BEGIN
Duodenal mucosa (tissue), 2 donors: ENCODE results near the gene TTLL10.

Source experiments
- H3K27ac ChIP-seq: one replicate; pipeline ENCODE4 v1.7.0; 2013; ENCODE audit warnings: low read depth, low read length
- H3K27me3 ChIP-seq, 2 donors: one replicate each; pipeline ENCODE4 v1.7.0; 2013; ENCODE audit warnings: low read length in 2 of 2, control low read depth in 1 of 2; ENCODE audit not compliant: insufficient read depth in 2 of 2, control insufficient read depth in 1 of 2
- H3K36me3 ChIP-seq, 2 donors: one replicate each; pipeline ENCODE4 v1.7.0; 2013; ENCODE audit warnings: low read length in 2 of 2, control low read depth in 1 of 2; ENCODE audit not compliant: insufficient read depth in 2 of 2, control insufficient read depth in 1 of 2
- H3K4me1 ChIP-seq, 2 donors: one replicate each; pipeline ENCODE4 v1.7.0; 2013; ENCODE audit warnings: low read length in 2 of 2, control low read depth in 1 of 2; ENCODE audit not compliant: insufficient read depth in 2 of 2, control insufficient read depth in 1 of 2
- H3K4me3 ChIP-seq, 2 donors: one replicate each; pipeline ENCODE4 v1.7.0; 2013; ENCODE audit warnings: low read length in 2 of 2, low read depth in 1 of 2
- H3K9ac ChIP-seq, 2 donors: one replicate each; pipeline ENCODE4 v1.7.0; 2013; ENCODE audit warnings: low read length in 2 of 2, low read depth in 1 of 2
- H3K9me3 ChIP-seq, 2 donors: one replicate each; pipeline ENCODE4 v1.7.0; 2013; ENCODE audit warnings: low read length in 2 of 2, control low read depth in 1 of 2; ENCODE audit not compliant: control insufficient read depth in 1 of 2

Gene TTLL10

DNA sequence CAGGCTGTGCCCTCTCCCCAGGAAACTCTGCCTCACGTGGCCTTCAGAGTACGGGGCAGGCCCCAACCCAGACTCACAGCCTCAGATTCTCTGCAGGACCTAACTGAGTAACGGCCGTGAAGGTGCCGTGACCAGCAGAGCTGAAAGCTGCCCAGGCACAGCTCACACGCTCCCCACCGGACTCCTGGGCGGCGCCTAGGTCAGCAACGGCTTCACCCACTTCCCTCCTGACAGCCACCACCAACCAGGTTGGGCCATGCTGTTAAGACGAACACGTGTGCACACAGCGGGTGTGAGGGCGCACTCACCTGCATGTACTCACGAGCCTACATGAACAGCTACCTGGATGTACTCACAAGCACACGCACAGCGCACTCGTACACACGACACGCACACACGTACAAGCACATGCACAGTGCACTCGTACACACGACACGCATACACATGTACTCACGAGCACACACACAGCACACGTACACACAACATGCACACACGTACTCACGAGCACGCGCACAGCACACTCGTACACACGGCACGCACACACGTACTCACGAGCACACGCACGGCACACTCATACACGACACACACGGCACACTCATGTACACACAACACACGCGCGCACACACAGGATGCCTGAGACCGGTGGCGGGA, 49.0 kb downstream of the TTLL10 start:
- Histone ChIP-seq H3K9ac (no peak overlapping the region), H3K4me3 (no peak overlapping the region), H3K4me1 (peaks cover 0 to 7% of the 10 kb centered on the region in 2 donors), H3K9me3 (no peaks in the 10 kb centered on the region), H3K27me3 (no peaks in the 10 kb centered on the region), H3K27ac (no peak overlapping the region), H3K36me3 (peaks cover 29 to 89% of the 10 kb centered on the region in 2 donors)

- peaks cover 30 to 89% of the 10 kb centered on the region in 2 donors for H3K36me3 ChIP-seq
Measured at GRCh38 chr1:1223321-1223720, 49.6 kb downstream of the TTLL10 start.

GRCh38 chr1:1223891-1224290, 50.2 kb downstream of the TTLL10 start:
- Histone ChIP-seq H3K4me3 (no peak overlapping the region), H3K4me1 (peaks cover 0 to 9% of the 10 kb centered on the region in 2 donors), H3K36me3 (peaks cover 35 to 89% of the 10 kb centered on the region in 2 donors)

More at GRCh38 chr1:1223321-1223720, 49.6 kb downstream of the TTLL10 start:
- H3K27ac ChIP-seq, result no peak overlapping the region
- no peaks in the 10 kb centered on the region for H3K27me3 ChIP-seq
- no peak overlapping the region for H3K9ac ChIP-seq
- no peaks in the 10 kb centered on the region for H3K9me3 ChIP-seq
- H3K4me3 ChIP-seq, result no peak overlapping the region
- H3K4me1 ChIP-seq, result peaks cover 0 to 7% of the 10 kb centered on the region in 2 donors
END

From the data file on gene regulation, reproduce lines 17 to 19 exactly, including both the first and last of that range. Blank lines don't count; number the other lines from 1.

More at GRCh38 chr1:1223321-1223720, 49.6 kb downstream of the TTLL10 start:
- H3K27ac ChIP-seq, result no peak overlapping the region
- no peaks in the 10 kb centered on the region for H3K27me3 ChIP-seq